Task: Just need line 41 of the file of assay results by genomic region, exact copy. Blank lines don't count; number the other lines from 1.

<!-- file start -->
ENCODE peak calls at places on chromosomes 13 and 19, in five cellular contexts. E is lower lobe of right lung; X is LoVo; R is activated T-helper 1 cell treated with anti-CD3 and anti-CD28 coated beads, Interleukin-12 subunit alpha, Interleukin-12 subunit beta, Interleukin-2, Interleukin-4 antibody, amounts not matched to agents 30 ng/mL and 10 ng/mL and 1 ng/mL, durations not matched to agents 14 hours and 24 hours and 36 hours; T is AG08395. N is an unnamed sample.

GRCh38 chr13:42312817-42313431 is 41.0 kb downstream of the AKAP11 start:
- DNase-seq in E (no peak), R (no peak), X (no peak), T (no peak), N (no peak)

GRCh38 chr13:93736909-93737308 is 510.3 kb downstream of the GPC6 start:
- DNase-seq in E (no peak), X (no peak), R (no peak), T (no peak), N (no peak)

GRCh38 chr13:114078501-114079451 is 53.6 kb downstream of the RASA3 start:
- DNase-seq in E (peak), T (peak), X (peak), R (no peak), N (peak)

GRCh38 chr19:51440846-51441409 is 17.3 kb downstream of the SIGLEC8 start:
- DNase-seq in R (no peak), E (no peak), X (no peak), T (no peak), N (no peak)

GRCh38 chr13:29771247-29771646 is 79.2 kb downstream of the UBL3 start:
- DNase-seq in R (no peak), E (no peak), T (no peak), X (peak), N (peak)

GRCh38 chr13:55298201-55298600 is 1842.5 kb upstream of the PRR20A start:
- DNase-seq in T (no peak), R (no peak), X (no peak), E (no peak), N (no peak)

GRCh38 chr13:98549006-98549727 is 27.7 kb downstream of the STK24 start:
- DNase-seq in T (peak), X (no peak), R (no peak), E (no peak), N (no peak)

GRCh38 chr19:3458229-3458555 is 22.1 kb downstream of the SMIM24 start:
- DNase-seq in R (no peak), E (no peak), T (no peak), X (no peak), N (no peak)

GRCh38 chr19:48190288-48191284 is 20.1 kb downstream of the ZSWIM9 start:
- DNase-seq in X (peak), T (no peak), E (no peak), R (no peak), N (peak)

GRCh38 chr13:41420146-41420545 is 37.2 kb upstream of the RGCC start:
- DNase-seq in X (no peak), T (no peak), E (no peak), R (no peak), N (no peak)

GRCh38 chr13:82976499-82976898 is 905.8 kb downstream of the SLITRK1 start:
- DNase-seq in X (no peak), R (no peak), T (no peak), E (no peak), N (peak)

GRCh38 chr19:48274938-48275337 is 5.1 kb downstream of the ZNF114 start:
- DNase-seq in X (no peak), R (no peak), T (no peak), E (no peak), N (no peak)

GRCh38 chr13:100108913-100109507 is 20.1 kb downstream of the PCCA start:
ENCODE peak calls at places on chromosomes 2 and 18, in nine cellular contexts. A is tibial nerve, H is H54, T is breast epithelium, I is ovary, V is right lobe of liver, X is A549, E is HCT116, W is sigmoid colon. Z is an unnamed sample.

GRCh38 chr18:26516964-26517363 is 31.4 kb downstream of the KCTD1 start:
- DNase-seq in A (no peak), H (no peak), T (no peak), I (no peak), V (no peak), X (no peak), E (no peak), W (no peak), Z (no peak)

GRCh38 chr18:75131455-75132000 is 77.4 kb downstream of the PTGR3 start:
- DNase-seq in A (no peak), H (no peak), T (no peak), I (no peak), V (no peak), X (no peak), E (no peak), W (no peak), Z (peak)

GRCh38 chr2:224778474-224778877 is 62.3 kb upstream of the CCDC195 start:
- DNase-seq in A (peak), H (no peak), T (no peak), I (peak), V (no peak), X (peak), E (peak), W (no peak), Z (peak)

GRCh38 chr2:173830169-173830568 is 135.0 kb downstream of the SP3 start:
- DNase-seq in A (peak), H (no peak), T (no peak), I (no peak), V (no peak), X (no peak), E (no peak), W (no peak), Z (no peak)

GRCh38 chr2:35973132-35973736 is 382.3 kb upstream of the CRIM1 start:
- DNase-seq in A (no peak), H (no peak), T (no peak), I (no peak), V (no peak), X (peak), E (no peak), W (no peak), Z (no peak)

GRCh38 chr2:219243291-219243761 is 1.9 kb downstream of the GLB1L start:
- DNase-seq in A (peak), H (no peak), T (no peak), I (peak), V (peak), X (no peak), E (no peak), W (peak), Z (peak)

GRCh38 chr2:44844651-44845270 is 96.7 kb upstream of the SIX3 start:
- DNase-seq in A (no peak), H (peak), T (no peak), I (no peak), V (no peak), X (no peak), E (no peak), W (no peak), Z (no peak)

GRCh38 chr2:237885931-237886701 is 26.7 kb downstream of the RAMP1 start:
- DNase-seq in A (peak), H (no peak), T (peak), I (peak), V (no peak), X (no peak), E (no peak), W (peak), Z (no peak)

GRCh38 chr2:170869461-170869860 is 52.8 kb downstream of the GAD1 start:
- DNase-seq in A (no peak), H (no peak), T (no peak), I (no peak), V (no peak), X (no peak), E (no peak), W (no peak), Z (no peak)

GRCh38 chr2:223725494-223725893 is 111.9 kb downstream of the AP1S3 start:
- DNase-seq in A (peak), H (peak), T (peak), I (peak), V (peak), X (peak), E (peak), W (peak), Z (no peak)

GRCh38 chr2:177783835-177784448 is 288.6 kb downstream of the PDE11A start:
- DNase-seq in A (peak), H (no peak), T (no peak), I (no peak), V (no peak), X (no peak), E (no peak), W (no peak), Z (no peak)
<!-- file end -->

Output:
- DNase-seq in A (no peak), H (peak), T (no peak), I (no peak), V (no peak), X (no peak), E (no peak), W (no peak), Z (no peak)